Dr. Katz is particularly interested in an enzyme called LSD1 (Lysine Specific Demethylase 1), which plays a role in turning genes off before they’re passed on; the enzyme is found in organisms from worms to mice to humans. In worms, the enzyme is referred to as SPR-5.

When researchers knock out the spr-5 gene in worms, the following generations show significant and increasing defects in fertility. But knocking out LSD1 in mice—and by extension, humans—has even more severe consequences.

When the Katz Lab engineered mice to remove LSD1 function between generations at fertilization, the progeny began exhibiting strange behaviors: appearing anxious and fearful, obsessively digging holes, clawing at their cages. Next, Dr. Katz and his colleagues developed a technique for turning off LSD1 in adult mice. To their surprise, these mice began to exhibit potential signs of a neurodegenerative condition, such as going limp when handled.

As Dr. Katz and his colleagues pursued this connection in more detail, they discovered promising evidence that links Alzheimer’s Disease to dysfunctions in the LSD1 pathway.

It’s labor-intensive work… but it offers just the right level of engagement for an eager class of students… who were surprised to learn that they weren’t just completing an assignment, but actually contributing to real scientific research.

This brings us back to the Oglethorpe students. Dr. Katz asked the Oglethorpe undergrads to explore a related and very important question—is there a way to counteract that effect?

To learn more, Dr. Katz gave the class a list of enzymes to investigate in C. elegans. Using their skills with RNA interference to knock down the genes that produce those enzymes, the students methodically generated worms that lacked both SPR-5 and another enzyme on Dr. Katz’s list.

If they could produce a combination that didn’t exhibit the normal fertility defects associated with a lack of SPR-5, it would suggest that the enzyme they were testing might be a good potential drug target for treating Alzheimer’s Disease.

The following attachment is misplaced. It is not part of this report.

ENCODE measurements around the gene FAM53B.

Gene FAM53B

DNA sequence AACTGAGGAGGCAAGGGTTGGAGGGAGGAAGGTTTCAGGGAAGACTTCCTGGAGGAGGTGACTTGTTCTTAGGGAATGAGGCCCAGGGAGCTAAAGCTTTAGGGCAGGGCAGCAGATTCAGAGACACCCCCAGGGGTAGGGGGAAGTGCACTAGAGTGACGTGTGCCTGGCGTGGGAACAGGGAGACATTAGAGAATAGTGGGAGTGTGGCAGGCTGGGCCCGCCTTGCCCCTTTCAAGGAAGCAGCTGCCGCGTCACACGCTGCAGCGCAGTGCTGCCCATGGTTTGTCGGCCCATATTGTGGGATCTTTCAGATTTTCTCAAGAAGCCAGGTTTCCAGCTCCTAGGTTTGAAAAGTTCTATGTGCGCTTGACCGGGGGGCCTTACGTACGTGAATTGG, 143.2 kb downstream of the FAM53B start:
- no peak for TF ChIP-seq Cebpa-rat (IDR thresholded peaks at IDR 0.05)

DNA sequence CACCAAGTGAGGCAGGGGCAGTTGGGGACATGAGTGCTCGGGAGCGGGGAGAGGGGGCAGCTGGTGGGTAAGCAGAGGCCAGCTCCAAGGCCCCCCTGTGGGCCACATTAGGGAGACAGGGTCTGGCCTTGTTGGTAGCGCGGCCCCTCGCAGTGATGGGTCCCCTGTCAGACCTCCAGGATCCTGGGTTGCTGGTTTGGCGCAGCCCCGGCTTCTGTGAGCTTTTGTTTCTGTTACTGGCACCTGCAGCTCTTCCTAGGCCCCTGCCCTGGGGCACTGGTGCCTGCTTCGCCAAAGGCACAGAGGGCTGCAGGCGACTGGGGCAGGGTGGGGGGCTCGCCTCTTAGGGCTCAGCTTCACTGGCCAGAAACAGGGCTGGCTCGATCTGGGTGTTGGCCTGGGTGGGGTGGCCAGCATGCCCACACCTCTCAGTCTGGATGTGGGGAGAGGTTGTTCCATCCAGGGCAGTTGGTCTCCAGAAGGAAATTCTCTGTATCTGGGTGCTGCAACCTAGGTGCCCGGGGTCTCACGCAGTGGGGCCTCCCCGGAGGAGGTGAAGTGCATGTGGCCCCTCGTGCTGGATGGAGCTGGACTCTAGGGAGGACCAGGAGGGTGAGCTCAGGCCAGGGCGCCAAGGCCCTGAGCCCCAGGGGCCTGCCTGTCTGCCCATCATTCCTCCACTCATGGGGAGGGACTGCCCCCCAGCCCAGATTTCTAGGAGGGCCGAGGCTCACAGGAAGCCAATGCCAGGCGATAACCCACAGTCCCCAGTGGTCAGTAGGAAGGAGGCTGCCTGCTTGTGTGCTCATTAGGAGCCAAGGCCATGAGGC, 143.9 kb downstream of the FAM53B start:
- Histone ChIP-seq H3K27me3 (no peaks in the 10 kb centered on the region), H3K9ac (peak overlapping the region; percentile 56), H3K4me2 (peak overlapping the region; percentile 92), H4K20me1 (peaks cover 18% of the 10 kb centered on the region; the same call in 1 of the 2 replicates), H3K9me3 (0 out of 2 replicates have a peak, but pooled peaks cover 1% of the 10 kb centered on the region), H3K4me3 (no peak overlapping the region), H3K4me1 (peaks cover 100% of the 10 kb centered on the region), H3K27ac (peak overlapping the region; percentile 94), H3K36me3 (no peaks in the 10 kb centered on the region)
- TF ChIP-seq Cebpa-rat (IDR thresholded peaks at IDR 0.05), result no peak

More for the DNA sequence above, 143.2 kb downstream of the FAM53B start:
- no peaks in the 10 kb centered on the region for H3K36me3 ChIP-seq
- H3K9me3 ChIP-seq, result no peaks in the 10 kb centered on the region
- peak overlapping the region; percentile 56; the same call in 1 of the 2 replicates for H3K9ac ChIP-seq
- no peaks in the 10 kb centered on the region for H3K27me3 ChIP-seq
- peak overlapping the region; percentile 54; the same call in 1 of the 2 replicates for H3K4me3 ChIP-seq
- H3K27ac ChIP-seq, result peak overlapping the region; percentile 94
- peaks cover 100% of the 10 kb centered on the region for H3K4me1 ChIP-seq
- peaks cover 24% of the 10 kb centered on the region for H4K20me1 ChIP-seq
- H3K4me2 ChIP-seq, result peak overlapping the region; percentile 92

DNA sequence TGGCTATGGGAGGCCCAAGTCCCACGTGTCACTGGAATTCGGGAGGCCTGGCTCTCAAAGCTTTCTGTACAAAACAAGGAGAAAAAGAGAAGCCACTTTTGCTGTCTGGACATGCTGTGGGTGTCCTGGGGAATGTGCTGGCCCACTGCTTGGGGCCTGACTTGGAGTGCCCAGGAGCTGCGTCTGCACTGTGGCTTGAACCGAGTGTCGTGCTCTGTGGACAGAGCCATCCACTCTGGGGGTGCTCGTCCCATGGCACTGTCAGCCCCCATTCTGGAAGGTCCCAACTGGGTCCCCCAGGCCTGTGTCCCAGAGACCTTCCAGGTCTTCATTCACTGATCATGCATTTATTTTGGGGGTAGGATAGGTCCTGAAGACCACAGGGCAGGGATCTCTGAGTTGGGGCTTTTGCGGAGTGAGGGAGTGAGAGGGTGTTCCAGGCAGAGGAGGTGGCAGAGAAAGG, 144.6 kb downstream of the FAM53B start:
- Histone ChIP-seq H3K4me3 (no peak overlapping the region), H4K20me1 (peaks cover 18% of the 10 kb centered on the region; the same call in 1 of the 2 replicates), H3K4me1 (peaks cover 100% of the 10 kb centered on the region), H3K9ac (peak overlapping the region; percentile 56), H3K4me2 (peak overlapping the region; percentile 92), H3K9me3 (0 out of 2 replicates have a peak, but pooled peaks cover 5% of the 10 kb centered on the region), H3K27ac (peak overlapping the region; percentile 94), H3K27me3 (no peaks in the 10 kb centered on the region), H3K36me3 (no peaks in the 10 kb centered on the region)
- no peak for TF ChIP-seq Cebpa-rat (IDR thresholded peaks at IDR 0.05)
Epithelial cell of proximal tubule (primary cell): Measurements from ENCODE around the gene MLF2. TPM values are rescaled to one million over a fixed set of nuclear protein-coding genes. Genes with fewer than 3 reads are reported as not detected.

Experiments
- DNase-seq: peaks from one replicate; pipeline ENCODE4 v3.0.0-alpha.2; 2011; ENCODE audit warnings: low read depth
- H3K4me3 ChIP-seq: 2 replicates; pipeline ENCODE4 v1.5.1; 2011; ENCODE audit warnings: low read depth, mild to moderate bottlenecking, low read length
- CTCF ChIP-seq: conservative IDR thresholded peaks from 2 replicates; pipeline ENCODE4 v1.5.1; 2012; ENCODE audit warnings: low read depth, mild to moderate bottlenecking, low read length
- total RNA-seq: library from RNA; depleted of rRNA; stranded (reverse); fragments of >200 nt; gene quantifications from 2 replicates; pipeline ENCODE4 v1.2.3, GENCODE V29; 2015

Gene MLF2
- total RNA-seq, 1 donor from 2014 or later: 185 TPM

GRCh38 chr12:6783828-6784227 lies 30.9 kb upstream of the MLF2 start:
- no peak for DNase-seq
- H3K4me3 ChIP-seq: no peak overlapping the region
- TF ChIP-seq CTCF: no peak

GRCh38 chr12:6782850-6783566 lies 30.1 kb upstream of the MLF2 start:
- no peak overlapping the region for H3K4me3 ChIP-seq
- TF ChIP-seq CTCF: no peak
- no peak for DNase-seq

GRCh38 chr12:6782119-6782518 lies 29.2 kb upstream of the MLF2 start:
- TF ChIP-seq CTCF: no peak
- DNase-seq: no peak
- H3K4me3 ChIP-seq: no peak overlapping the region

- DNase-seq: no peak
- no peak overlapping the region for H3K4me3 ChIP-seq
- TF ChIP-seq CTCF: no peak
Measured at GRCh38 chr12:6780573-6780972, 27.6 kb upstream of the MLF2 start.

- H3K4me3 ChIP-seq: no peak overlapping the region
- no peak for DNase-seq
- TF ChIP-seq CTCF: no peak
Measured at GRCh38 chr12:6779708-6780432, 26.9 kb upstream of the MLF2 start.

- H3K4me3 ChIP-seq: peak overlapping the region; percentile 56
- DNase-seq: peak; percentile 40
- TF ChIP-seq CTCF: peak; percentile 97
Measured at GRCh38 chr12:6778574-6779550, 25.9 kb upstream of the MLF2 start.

It’s labor-intensive work, requiring many hours of work, but it offers just the right level of engagement for an eager class of students…who were surprised to learn that they weren’t just completing an assignment, but actually contributing to real scientific research.

“When they did those first experiments, I really wanted to know the results,” says Dr. Katz. “Because we’ve never done those experiments before, and they’re really important to what we’re doing.”

To Dr. Katz’s delight, the Oglethorpe students have already identified some promising leads.

“We are very interested in the possibility that some of these could be drug targets,” Dr. Katz says. His lab is now undertaking drug screening to look for potential compounds that would target these pathways for Alzheimer’s Disease drugs.

While the Katz lab benefits from what Dr. Schmeichel terms a “twenty-headed undergraduate student”—otherwise known as a small army of hardworking researchers-in-training—Oglethorpe is benefiting from the arrangement, too. As a large research university, Emory has access to scientific resources beyond Oglethorpe’s capacity. For example, the exhaustive library of bacteria strains the students use for RNA interference projects; a collection like this costs around $15,000. Or the microscopes to perform differential interference microscopy and confocal microscopy; together the set costs around half a million dollars. Oglethorpe undergrads use these scopes to film and image their worms.

The postdocs in Dr. Katz’s lab are enthusiastic about the collaboration, too. Dr. Teresa Lee and Dr. Brandon Carpenter are conducting research under Dr. Katz’s mentorship; both aspire to serve as educators as well as researchers. They’ve taken the lead in coaching the Oglethorpe undergrads.

“One of the beauties of the collaboration is that it goes both ways,” says Dr. Carpenter. “It’s not just research experience for undergrads who will get the experience they need to be competitive. For me and Teresa, we’re getting the skill necessary to be good PIs [principle investigators]. We’re all building and developing our resumes so we can hit the ground running when we start as faculty members.”

Dr. Lee agrees. “It’s been so invaluable to go into an actual classroom with actual students and see both the limitations and the unexpected surprises that happen. The goal of what we’re doing at Oglethorpe is to show them that biology—and research in general—is a living thing. We’re pushing them into the unknown.”

The results are particularly impressive for a project that’s still in its infancy. In fact, Dr. Schmeichel was chosen to speak at the prestigious American Society for Cell Biology 2016 Meeting in San Francisco, where she presented the collaboration as a model for other institutions. As the Oglethorpe biology department has transitioned into the new curriculum, each new cohort of students has gotten more experience with C. elegans. This year’s class is the first to benefit from the entire program.

Next on the horizon is a new science and innovation building at Oglethorpe. This planned addition to campus will offer mixed-use classrooms that double as lecture hall and laboratory, with flexible spaces for demonstrations, discussions and hands-on research. These future classrooms will bring together theory and practice, supporting biology’s new inquiry-based curriculum.

What discoveries will Oglethorpe students make next?